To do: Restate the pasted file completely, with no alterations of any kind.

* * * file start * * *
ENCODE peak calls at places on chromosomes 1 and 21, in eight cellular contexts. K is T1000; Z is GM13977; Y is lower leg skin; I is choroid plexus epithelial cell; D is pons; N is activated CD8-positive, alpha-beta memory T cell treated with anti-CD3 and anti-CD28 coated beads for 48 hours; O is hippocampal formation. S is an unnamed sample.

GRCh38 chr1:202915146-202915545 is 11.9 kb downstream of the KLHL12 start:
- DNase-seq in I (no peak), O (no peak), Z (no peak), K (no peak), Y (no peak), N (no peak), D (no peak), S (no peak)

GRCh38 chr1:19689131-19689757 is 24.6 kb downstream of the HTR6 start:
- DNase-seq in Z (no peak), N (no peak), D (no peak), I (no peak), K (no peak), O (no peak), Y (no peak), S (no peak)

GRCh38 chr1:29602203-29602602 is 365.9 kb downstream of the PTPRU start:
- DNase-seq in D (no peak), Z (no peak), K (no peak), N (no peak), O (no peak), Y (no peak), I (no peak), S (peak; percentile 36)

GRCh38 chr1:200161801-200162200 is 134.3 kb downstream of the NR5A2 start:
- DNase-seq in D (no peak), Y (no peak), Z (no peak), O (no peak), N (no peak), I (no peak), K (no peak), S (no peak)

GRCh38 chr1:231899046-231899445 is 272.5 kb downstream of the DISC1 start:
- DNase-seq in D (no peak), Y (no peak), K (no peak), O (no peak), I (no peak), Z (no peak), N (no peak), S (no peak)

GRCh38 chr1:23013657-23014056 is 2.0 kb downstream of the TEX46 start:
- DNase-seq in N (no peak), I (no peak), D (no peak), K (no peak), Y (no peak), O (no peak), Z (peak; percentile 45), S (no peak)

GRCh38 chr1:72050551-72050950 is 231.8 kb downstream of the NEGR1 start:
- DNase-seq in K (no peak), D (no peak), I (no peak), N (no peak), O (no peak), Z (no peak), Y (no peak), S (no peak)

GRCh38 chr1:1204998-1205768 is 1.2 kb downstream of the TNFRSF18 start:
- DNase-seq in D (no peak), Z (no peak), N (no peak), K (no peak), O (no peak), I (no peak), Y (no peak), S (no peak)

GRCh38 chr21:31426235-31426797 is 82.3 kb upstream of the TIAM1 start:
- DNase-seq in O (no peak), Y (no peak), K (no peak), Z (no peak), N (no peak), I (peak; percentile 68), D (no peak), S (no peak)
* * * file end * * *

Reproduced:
ENCODE peak calls at places on chromosomes 1 and 21, in eight cellular contexts. K is T1000; Z is GM13977; Y is lower leg skin; I is choroid plexus epithelial cell; D is pons; N is activated CD8-positive, alpha-beta memory T cell treated with anti-CD3 and anti-CD28 coated beads for 48 hours; O is hippocampal formation. S is an unnamed sample.

GRCh38 chr1:202915146-202915545 is 11.9 kb downstream of the KLHL12 start:
- DNase-seq in I (no peak), O (no peak), Z (no peak), K (no peak), Y (no peak), N (no peak), D (no peak), S (no peak)

GRCh38 chr1:19689131-19689757 is 24.6 kb downstream of the HTR6 start:
- DNase-seq in Z (no peak), N (no peak), D (no peak), I (no peak), K (no peak), O (no peak), Y (no peak), S (no peak)

GRCh38 chr1:29602203-29602602 is 365.9 kb downstream of the PTPRU start:
- DNase-seq in D (no peak), Z (no peak), K (no peak), N (no peak), O (no peak), Y (no peak), I (no peak), S (peak; percentile 36)

GRCh38 chr1:200161801-200162200 is 134.3 kb downstream of the NR5A2 start:
- DNase-seq in D (no peak), Y (no peak), Z (no peak), O (no peak), N (no peak), I (no peak), K (no peak), S (no peak)

GRCh38 chr1:231899046-231899445 is 272.5 kb downstream of the DISC1 start:
- DNase-seq in D (no peak), Y (no peak), K (no peak), O (no peak), I (no peak), Z (no peak), N (no peak), S (no peak)

GRCh38 chr1:23013657-23014056 is 2.0 kb downstream of the TEX46 start:
- DNase-seq in N (no peak), I (no peak), D (no peak), K (no peak), Y (no peak), O (no peak), Z (peak; percentile 45), S (no peak)

GRCh38 chr1:72050551-72050950 is 231.8 kb downstream of the NEGR1 start:
- DNase-seq in K (no peak), D (no peak), I (no peak), N (no peak), O (no peak), Z (no peak), Y (no peak), S (no peak)

GRCh38 chr1:1204998-1205768 is 1.2 kb downstream of the TNFRSF18 start:
- DNase-seq in D (no peak), Z (no peak), N (no peak), K (no peak), O (no peak), I (no peak), Y (no peak), S (no peak)

GRCh38 chr21:31426235-31426797 is 82.3 kb upstream of the TIAM1 start:
- DNase-seq in O (no peak), Y (no peak), K (no peak), Z (no peak), N (no peak), I (peak; percentile 68), D (no peak), S (no peak)